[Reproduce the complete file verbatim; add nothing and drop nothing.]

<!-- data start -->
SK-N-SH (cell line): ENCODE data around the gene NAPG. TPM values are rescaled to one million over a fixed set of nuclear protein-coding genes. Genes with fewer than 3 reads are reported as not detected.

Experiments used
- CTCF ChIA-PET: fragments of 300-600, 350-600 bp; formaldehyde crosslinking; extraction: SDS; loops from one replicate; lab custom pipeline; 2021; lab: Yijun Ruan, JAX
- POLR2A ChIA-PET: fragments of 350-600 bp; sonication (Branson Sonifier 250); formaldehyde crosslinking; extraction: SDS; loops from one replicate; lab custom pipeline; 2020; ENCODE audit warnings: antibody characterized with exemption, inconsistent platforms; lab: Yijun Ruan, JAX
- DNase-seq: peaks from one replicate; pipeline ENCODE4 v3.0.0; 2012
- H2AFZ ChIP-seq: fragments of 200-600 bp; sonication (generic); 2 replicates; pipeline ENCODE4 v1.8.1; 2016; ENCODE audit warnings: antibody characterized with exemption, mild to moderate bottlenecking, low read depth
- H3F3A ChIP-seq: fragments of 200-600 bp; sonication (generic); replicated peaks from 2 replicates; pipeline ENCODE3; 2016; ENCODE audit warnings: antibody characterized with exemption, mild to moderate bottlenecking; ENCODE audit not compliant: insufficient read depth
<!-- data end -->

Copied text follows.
SK-N-SH (cell line): ENCODE data around the gene NAPG. TPM values are rescaled to one million over a fixed set of nuclear protein-coding genes. Genes with fewer than 3 reads are reported as not detected.

Experiments used
- CTCF ChIA-PET: fragments of 300-600, 350-600 bp; formaldehyde crosslinking; extraction: SDS; loops from one replicate; lab custom pipeline; 2021; lab: Yijun Ruan, JAX
- POLR2A ChIA-PET: fragments of 350-600 bp; sonication (Branson Sonifier 250); formaldehyde crosslinking; extraction: SDS; loops from one replicate; lab custom pipeline; 2020; ENCODE audit warnings: antibody characterized with exemption, inconsistent platforms; lab: Yijun Ruan, JAX
- DNase-seq: peaks from one replicate; pipeline ENCODE4 v3.0.0; 2012
- H2AFZ ChIP-seq: fragments of 200-600 bp; sonication (generic); 2 replicates; pipeline ENCODE4 v1.8.1; 2016; ENCODE audit warnings: antibody characterized with exemption, mild to moderate bottlenecking, low read depth
- H3F3A ChIP-seq: fragments of 200-600 bp; sonication (generic); replicated peaks from 2 replicates; pipeline ENCODE3; 2016; ENCODE audit warnings: antibody characterized with exemption, mild to moderate bottlenecking; ENCODE audit not compliant: insufficient read depth